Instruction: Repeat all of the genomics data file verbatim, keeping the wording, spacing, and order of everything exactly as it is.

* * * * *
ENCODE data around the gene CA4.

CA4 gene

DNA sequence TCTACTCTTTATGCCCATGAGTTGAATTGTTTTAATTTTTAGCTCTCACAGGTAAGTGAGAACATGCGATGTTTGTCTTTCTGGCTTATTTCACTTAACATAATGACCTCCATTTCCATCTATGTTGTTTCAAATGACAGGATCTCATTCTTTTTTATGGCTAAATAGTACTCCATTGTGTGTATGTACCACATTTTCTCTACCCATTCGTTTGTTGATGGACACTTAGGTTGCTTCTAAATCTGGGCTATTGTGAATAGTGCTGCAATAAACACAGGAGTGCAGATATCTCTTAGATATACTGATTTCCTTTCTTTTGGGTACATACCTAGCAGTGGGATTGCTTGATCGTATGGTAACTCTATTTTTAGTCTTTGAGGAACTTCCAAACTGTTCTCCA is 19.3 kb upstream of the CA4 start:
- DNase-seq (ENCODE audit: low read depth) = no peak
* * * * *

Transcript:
ENCODE data around the gene CA4.

CA4 gene

DNA sequence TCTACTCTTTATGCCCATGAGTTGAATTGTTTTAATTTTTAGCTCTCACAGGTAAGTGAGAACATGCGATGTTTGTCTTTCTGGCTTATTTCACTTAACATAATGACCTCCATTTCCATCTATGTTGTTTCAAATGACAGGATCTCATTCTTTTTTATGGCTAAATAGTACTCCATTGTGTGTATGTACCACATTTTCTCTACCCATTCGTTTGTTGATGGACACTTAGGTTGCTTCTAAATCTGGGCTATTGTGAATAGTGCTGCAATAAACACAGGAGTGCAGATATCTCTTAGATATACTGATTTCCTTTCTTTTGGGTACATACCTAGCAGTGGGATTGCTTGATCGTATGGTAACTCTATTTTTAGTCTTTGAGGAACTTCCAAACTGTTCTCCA is 19.3 kb upstream of the CA4 start:
- DNase-seq (ENCODE audit: low read depth) = no peak